sundazel [<option>] [<yyyymmdd>]
sundazel computes the local time of the Sun's passage through the specified apparent longitude or latitude in a user-defined coordinate system, for the specified location on the specified date (default today).
The Sun's apparent hour angle, azimuth, elevation, and the longitude and latitude in user coordinates are also printed, in degrees. Refraction is accounted for.
sundazel may also be used to compute the time of sunrise and set, the Sun's right ascension and declination, and the Equation of Time.
- -p <option>
- The Solar passage required and, if relevant, the coordinate value in degrees:
Longitude of the Sun in the user-defined coordinate system.
Latitude of the Sun in the user-defined coordinate system.
- -l <lng>,<lat>
- Longitude and latitude of the observer.
- -t <tz>
- The observer's time zone, positive east of Greenwich (hr).
- -u <az>,<el>,<zlng>
- Azimuth and elevation of the pole of the user-defined coordinate system, and the longitude of the zenith (deg). See below.
Set the user-defined coordinate system as one with pole due north on the horizon, with zero of longitude at the zenith.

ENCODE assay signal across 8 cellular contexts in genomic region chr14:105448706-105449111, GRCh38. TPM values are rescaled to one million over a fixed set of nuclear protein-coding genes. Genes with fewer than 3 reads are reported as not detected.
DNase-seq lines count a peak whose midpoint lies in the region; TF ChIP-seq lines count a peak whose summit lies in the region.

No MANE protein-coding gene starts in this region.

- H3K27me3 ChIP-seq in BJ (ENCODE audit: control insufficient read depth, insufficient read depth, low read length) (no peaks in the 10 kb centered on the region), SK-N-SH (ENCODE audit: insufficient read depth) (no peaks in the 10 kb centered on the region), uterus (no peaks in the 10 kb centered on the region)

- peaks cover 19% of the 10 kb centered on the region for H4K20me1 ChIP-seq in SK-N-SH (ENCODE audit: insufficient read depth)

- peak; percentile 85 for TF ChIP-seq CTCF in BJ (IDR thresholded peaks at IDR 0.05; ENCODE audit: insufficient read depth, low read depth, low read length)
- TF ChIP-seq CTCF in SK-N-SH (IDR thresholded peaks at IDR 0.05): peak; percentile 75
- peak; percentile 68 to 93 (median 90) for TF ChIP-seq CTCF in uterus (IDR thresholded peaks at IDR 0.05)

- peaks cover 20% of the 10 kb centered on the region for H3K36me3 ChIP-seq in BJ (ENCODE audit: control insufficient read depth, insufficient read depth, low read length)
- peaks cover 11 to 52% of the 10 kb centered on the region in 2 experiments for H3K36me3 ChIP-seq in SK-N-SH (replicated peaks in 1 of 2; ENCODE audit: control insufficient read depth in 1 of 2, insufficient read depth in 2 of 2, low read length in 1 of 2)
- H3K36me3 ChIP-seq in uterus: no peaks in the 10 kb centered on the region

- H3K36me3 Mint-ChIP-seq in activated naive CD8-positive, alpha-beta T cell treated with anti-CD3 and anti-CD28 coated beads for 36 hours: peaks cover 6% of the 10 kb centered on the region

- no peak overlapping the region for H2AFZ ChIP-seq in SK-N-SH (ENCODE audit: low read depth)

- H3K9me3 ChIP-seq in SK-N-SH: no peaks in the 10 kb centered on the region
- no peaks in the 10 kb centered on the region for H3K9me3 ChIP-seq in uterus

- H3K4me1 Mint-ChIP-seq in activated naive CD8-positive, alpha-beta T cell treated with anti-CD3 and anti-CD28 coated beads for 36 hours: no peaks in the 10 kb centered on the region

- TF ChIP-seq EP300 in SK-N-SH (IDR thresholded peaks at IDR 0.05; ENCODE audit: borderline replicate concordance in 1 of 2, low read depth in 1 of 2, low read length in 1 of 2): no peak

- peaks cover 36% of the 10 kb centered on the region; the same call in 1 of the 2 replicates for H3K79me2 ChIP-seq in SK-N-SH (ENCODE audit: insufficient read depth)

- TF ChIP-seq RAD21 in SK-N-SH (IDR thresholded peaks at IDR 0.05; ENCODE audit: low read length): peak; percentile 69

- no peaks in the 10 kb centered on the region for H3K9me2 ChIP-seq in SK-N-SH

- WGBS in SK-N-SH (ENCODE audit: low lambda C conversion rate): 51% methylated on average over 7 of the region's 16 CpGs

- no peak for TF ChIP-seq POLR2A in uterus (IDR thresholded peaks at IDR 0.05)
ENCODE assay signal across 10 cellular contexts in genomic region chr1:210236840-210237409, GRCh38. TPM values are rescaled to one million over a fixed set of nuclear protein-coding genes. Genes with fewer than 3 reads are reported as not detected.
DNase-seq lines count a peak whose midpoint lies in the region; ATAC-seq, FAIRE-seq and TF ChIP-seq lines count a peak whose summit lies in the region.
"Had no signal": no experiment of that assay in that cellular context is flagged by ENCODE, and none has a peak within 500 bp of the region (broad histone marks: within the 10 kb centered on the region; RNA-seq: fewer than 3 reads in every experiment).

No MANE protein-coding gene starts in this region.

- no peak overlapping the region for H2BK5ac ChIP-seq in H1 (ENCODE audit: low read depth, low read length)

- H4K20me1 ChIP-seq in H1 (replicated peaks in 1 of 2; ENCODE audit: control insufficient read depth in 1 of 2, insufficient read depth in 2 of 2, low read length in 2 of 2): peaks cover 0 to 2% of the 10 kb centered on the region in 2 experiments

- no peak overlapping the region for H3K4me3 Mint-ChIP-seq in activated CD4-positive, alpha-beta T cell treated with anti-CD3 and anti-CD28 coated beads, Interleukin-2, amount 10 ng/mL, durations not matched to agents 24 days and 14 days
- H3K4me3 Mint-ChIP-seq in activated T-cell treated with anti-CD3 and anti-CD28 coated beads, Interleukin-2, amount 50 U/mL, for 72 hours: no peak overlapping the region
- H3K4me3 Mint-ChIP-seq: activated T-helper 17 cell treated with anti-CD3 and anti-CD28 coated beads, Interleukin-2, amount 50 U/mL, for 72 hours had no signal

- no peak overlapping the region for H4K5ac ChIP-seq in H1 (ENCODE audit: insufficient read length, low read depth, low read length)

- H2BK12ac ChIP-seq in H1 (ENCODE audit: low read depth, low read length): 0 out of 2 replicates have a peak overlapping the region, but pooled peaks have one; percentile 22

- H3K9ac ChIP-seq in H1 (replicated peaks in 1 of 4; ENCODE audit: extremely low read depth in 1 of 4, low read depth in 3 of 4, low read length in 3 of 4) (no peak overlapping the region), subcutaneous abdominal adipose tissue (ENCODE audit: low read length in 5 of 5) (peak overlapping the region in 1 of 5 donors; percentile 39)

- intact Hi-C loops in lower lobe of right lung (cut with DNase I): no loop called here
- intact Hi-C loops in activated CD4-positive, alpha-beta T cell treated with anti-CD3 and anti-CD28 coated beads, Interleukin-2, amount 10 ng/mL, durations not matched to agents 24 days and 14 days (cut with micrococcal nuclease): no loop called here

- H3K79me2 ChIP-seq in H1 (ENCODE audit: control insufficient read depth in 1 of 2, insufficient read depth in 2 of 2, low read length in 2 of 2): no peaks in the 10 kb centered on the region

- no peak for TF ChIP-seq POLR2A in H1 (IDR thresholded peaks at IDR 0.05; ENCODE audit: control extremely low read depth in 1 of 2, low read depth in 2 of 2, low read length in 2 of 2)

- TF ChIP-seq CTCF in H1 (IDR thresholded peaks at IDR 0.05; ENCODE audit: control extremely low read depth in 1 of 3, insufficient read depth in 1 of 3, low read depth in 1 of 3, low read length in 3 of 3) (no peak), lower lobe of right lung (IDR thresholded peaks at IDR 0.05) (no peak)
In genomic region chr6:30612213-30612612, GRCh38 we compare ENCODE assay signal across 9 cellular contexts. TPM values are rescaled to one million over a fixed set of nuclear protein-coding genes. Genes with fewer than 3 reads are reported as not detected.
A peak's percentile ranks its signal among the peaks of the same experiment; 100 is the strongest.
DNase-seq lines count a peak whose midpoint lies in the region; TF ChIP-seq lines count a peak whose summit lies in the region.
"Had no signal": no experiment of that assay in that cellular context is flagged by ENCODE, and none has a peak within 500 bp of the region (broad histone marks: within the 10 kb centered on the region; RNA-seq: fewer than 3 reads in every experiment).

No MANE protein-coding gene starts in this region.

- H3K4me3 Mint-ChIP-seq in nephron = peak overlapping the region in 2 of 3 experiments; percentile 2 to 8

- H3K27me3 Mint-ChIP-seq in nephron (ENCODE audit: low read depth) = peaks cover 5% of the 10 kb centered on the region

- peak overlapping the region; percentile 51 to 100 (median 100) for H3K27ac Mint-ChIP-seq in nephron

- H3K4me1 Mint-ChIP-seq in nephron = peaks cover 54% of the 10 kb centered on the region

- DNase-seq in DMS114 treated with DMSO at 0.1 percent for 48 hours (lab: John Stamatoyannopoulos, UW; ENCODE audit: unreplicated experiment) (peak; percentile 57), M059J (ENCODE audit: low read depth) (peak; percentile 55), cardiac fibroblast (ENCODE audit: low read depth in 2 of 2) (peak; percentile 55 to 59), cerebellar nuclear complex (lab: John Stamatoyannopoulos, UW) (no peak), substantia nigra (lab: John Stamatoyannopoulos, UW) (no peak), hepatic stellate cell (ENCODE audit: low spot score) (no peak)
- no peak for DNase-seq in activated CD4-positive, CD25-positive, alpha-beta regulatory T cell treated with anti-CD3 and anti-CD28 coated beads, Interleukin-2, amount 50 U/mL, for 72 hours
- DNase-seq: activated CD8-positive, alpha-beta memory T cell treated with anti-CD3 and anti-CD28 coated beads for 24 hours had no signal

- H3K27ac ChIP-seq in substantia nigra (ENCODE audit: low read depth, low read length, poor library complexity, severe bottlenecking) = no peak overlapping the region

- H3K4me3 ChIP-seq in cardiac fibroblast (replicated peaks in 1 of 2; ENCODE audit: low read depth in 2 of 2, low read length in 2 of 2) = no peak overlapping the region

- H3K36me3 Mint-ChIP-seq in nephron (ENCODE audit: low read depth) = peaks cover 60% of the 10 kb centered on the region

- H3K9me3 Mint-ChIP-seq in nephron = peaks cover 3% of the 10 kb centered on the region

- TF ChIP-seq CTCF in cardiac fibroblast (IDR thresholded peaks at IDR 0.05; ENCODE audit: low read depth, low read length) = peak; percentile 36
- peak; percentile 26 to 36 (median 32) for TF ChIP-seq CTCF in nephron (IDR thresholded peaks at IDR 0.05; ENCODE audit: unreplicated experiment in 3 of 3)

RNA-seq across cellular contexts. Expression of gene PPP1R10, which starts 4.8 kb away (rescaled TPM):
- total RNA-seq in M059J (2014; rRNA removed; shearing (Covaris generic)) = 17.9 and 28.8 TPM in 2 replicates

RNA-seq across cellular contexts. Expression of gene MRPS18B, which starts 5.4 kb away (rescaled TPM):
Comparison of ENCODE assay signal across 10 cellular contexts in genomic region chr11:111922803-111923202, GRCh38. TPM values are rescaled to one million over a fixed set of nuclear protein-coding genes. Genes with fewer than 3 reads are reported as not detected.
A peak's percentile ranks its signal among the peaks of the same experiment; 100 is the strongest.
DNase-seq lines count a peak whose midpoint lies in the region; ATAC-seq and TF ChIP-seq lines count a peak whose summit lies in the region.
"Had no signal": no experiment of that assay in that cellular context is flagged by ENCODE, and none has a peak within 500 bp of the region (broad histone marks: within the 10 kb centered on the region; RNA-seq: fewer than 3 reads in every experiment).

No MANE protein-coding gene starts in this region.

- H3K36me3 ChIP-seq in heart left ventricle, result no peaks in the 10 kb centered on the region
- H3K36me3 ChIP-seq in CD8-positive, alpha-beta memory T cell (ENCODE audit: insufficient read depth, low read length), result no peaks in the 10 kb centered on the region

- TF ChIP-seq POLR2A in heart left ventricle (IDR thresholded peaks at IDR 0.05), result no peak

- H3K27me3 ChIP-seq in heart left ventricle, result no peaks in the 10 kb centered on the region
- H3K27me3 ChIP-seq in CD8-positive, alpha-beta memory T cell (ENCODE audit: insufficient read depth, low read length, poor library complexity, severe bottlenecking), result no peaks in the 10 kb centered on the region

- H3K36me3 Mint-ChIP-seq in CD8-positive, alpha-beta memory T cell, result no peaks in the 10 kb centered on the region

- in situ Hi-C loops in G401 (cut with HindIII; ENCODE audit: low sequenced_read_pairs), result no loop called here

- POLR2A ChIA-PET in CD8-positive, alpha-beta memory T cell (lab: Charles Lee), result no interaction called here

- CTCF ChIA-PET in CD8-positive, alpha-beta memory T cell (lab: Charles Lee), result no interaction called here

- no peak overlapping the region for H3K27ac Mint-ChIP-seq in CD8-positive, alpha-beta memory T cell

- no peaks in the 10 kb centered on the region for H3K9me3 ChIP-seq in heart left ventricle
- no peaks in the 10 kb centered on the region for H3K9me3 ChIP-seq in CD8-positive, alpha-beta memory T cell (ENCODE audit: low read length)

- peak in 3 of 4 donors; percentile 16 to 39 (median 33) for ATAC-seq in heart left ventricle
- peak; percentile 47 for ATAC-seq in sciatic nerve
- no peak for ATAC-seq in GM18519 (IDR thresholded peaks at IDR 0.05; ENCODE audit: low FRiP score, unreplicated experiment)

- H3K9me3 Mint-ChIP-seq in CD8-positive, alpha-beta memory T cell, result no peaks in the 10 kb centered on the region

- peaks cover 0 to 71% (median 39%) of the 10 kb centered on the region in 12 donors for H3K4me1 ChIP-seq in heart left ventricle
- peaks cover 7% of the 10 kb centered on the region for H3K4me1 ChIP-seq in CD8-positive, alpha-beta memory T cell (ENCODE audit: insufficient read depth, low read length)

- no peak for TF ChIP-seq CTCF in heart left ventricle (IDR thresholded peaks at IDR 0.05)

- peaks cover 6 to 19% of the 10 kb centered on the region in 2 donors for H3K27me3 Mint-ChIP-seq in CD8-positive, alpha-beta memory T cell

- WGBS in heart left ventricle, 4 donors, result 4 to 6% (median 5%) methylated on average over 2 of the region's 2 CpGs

Set the user-defined coordinate system as one with pole due west on the horizon, with zero of longitude at the zenith.
Also print the Sun's right ascension, declination (deg), and the Equation of Time (min).
The user-defined coordinate system is a right-handed spherical coordinate system with its pole at the specified azimuth and elevation, and with zenith having the specified longitude. If omitted, the default is a right-handed system with its pole at the zenith and prime meridian due north, i.e. similar to azimuth and elevation except that longitude increases in the reverse sense to azimuth, i.e. from north through west rather than north through east.
Setting a range of azimuth or elevation often provides a poor criterion for timing the passage of the Sun, for example in determining when it shines directly through a skylight, or when an awning casts a shadow on a particular point on the ground. In such cases the projection of the skylight or awning from the ground onto the sky should be considered. Some other coordinate system may provide a better fit to the region of the sky thereby defined. For example, the passage of the Sun across a skylight oriented at azimuth alpha might be handled via a coordinate system with pole on the horizon at that azimuth and considering the Sun's passage through a range of longitude in this system. Perhaps better might be to use a coordinate system with pole at alpha-90 and considering a range of latitude.
Sunrise and sunset correspond to first/last contact of the Sun's limb on the horizon, corresponding to apparent elevation -0.27 deg (true elevation -0.79 deg). If no options are specified, the default is to calculate the time of sunset. If more than one p option is specified, only the last is effective.